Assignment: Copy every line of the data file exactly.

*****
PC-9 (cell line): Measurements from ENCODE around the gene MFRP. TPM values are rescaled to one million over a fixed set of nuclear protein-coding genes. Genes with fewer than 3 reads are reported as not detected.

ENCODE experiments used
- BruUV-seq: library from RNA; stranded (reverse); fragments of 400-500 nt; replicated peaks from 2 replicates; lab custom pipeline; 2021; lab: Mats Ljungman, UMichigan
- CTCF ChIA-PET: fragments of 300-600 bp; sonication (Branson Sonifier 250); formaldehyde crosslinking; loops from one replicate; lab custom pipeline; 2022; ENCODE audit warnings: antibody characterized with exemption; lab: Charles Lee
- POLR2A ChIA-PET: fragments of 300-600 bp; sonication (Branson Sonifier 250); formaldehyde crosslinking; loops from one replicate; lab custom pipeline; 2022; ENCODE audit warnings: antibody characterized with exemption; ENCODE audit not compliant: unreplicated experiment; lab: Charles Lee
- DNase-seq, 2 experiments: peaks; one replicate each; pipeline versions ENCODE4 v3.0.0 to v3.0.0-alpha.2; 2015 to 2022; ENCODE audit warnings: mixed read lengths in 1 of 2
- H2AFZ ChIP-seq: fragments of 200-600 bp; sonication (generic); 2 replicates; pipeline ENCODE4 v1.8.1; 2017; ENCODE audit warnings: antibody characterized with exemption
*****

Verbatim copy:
PC-9 (cell line): Measurements from ENCODE around the gene MFRP. TPM values are rescaled to one million over a fixed set of nuclear protein-coding genes. Genes with fewer than 3 reads are reported as not detected.

ENCODE experiments used
- BruUV-seq: library from RNA; stranded (reverse); fragments of 400-500 nt; replicated peaks from 2 replicates; lab custom pipeline; 2021; lab: Mats Ljungman, UMichigan
- CTCF ChIA-PET: fragments of 300-600 bp; sonication (Branson Sonifier 250); formaldehyde crosslinking; loops from one replicate; lab custom pipeline; 2022; ENCODE audit warnings: antibody characterized with exemption; lab: Charles Lee
- POLR2A ChIA-PET: fragments of 300-600 bp; sonication (Branson Sonifier 250); formaldehyde crosslinking; loops from one replicate; lab custom pipeline; 2022; ENCODE audit warnings: antibody characterized with exemption; ENCODE audit not compliant: unreplicated experiment; lab: Charles Lee
- DNase-seq, 2 experiments: peaks; one replicate each; pipeline versions ENCODE4 v3.0.0 to v3.0.0-alpha.2; 2015 to 2022; ENCODE audit warnings: mixed read lengths in 1 of 2
- H2AFZ ChIP-seq: fragments of 200-600 bp; sonication (generic); 2 replicates; pipeline ENCODE4 v1.8.1; 2017; ENCODE audit warnings: antibody characterized with exemption